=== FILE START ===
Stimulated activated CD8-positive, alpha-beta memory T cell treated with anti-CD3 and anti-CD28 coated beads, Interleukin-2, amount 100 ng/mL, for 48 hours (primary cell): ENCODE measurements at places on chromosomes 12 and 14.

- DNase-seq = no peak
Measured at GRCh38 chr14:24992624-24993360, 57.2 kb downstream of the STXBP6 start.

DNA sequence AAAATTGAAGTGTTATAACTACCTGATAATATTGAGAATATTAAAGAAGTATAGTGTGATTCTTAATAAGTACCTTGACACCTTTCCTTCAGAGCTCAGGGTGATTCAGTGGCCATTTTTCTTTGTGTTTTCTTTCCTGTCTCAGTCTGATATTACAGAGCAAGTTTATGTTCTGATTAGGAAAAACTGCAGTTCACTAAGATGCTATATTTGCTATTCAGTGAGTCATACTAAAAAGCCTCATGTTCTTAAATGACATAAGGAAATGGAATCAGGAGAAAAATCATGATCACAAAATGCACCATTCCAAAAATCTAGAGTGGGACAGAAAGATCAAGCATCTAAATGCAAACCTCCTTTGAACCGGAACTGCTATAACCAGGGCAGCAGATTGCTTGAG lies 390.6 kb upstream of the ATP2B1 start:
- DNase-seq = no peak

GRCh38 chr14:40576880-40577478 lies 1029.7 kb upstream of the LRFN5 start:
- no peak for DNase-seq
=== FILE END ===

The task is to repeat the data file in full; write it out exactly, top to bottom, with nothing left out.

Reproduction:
Stimulated activated CD8-positive, alpha-beta memory T cell treated with anti-CD3 and anti-CD28 coated beads, Interleukin-2, amount 100 ng/mL, for 48 hours (primary cell): ENCODE measurements at places on chromosomes 12 and 14.

- DNase-seq = no peak
Measured at GRCh38 chr14:24992624-24993360, 57.2 kb downstream of the STXBP6 start.

DNA sequence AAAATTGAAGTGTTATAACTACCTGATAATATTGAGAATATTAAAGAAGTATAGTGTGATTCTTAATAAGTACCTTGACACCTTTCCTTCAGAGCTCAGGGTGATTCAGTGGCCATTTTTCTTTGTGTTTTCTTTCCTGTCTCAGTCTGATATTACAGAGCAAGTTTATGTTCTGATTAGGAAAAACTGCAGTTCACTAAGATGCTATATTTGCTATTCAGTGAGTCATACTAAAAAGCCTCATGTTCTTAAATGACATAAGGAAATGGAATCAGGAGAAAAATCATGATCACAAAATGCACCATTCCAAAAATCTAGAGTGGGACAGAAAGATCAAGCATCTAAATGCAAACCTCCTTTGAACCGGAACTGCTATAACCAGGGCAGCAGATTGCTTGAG lies 390.6 kb upstream of the ATP2B1 start:
- DNase-seq = no peak

GRCh38 chr14:40576880-40577478 lies 1029.7 kb upstream of the LRFN5 start:
- no peak for DNase-seq